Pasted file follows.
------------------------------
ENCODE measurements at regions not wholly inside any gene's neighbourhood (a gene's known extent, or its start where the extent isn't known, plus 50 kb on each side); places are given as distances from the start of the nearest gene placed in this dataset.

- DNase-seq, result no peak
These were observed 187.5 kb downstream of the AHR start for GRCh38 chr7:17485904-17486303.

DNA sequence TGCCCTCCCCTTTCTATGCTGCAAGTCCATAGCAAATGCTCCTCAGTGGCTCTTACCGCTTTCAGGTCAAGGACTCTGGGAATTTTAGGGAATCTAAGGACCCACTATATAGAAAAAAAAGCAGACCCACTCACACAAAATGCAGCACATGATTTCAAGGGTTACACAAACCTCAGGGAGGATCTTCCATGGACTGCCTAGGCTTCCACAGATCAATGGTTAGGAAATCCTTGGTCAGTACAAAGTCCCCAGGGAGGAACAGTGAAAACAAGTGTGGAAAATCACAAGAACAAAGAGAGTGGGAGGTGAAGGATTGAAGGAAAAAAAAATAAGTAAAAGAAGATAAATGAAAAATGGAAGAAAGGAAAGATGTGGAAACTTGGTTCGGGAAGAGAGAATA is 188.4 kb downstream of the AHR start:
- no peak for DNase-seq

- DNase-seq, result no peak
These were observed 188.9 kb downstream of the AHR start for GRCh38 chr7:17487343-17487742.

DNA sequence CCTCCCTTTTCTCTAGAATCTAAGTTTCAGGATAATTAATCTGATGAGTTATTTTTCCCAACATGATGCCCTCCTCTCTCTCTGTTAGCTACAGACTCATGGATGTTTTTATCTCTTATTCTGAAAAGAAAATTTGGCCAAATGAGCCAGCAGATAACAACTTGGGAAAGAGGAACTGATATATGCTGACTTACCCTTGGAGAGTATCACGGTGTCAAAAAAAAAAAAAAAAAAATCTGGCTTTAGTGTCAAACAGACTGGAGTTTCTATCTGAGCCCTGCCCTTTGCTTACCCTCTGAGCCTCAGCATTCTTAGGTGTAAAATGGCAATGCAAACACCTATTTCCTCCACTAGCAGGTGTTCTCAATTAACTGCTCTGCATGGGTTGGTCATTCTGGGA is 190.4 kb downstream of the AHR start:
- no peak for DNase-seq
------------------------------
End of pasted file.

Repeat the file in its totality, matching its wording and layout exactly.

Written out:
ENCODE measurements at regions not wholly inside any gene's neighbourhood (a gene's known extent, or its start where the extent isn't known, plus 50 kb on each side); places are given as distances from the start of the nearest gene placed in this dataset.

- DNase-seq, result no peak
These were observed 187.5 kb downstream of the AHR start for GRCh38 chr7:17485904-17486303.

DNA sequence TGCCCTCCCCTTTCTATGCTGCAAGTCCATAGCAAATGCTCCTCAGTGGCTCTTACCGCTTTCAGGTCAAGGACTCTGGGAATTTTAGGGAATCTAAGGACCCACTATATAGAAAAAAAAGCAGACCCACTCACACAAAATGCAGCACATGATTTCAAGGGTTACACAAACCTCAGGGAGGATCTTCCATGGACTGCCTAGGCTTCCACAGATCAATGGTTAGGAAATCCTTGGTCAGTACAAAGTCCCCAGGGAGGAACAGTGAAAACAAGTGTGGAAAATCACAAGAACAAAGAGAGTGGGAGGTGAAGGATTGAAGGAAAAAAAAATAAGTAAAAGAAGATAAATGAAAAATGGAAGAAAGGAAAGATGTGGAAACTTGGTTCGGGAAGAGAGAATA is 188.4 kb downstream of the AHR start:
- no peak for DNase-seq

- DNase-seq, result no peak
These were observed 188.9 kb downstream of the AHR start for GRCh38 chr7:17487343-17487742.

DNA sequence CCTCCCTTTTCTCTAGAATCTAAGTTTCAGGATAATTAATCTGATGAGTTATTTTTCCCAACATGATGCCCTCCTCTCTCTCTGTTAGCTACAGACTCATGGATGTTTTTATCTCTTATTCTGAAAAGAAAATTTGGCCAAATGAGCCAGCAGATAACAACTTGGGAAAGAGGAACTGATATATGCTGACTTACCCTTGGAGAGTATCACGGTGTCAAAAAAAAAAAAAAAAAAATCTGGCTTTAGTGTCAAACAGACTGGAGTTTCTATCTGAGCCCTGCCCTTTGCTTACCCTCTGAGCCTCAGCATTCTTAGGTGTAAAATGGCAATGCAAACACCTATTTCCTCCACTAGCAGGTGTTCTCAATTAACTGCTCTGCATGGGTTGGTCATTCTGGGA is 190.4 kb downstream of the AHR start:
- no peak for DNase-seq